Nutrition: Healthy soups

Soups are the perfect one-dish meal that are easy to prepare and save for later.

Soups are the perfect one-dish meal that are easy to prepare and save for later. The main ingredients to have on hand to make a soup are onion, garlic, celery and carrots. I like adding fresh grated ginger when I have a cold to add some warm and spice flavor.

Canned or packets of soups are handy and they can be made hearty by adding more vegetables, such as leftover cooked veggies, tomatoes, zucchini, spinach or seaweed. Opt for lower sodium canned soups, taste and decide if you need to add more flavor with fresh herbs and spices. Add fresh lime or lemon juice, too. The Dietary Guidelines recommends less than 2,300 milligrams of sodium per day.

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Soups can boost your fiber intake by adding fresh vegetables, beans, lentils and whole grains like buckwheat and whole-wheat noodles. It is an easy way to fill up on essential nutrients like potassium and protein. Adding half a cup of white beans in a soup will increase the fiber to 7 grams, 6 grams of protein and 290 milligrams of potassium. When you have leftover grilled chicken, add it on top of a tortilla soup or minestrone soup. Greens like kale and Swiss chard will add vitamins and minerals.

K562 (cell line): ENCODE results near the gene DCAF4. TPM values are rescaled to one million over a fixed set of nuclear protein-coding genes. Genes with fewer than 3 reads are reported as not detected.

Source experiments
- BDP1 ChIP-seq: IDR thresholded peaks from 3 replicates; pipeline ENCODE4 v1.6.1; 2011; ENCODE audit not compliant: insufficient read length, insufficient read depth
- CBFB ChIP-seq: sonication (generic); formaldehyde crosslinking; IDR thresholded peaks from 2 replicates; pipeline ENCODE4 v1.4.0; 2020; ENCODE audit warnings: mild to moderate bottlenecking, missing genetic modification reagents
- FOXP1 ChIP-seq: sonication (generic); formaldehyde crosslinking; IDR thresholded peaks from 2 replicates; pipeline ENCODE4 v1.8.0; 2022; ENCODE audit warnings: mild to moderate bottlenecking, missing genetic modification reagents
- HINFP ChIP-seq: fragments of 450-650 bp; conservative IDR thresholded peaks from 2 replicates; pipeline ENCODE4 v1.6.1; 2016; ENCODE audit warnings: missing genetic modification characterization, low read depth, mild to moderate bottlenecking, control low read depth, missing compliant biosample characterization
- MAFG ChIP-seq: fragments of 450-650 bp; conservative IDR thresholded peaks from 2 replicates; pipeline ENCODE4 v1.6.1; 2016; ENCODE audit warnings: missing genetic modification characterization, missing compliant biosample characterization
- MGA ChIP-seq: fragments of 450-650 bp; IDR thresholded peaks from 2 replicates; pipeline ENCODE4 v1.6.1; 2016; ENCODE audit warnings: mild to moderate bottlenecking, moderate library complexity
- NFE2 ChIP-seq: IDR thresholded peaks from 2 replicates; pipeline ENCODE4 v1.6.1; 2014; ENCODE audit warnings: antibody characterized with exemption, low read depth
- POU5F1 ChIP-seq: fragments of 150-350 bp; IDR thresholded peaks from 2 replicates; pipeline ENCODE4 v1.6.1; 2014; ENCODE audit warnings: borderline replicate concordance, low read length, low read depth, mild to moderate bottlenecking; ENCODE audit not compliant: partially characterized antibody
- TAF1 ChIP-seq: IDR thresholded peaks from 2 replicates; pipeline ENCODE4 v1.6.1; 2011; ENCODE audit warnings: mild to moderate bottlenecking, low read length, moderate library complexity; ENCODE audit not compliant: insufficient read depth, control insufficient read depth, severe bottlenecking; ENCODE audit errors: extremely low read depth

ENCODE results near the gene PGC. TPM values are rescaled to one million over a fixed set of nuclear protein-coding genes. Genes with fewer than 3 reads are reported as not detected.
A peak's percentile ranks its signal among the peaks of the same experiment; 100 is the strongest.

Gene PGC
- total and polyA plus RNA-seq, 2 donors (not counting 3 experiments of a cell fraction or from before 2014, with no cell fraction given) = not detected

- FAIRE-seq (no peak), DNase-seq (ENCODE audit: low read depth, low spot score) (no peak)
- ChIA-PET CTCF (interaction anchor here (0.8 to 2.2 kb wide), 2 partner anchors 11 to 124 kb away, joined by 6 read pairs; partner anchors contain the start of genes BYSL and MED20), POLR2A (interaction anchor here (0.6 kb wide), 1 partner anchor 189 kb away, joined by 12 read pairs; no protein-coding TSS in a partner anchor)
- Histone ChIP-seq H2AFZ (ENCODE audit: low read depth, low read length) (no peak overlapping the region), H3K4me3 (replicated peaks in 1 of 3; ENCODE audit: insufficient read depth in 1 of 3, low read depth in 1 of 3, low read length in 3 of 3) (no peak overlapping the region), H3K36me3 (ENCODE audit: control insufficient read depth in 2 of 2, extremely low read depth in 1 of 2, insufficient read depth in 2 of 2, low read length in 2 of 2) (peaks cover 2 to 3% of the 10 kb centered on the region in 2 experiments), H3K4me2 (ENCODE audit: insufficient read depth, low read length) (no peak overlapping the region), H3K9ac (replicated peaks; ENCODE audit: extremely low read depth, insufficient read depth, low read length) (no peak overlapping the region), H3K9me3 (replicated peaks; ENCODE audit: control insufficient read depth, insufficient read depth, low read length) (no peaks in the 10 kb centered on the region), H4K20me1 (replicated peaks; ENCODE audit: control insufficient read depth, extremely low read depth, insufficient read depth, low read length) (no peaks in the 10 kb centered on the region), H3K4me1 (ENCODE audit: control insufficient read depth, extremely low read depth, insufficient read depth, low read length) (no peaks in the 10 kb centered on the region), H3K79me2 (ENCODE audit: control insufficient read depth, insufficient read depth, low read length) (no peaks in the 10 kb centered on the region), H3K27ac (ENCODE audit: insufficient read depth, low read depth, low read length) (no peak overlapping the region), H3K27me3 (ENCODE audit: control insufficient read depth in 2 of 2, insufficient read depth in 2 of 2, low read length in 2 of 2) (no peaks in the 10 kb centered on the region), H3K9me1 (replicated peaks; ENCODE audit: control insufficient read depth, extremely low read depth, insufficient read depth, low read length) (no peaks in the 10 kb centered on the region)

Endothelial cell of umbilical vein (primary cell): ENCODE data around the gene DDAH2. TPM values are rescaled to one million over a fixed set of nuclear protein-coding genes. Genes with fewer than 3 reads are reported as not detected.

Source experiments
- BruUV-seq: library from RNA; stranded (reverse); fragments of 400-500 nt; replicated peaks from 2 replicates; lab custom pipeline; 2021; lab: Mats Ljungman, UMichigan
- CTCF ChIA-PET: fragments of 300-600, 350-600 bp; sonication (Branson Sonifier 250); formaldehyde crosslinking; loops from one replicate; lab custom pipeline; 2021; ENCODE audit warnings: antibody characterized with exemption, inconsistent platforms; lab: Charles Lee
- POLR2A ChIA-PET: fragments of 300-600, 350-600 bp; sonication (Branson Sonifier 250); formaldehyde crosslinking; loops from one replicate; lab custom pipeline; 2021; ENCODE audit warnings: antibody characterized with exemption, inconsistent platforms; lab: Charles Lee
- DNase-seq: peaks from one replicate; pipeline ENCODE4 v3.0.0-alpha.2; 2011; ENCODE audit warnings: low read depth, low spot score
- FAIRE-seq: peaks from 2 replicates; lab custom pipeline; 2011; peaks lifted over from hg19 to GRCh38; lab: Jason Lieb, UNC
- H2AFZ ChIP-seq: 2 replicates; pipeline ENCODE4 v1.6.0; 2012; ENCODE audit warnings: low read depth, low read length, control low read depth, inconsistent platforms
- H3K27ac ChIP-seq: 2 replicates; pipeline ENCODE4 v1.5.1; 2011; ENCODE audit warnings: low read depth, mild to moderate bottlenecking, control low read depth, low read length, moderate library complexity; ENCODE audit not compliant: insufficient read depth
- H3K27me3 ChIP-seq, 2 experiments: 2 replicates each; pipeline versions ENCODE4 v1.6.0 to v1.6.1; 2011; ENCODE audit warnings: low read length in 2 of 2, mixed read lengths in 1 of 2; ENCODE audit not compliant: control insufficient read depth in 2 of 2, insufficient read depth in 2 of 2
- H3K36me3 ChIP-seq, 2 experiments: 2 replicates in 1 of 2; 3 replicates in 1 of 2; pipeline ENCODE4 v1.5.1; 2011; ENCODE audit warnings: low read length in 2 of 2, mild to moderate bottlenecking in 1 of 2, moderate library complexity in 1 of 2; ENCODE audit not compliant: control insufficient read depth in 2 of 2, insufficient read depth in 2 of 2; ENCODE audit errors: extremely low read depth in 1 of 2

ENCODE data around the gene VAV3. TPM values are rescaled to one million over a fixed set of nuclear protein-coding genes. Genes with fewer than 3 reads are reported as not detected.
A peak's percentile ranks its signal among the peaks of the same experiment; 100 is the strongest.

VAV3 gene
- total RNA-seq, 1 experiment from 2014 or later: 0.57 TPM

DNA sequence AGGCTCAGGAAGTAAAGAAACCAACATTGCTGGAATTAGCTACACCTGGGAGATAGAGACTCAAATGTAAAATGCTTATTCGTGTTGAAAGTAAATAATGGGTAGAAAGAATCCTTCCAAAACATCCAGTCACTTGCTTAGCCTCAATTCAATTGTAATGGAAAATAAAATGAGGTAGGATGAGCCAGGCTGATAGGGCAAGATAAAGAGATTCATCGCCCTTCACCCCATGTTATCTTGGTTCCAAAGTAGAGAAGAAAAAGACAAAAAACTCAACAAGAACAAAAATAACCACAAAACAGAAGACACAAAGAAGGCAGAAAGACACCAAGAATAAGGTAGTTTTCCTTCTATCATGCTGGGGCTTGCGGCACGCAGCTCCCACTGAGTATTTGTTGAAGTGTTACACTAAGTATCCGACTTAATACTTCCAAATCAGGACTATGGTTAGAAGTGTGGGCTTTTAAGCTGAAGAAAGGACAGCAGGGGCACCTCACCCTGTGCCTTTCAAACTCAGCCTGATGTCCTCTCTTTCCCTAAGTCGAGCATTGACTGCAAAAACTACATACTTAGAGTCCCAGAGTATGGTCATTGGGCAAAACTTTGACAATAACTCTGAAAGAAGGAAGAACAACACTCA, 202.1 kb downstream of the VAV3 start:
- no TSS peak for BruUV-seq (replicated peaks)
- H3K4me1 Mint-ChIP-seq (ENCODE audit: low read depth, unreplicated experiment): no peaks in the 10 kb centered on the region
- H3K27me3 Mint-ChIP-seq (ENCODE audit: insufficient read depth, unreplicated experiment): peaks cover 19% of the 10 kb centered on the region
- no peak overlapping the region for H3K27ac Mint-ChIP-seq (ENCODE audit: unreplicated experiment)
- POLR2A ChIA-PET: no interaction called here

When you need to lose weight, soups can also help to stay on track. Fill your soups with low-calorie foods, like vegetables and add some protein to keep you full longer. The water content combined with the fiberous foods might be the right meal for you. When you make a soup, make sure to make plenty for leftovers. Mason jars are my favorite way to store leftover soups. Finally, don’t forget to add jalapenos, avocados and grated cheese on top.

Malena Perdomo, MS, RD, CDE, is a registered dietitian nutritionist, certified diabetes educator, consultant, writer, cookbook co-author, spokesperson, Affiliate Professor of Nutrition - Metropolitan State University of Denver and past spokesperson for the Academy of Nutrition and Dietetics.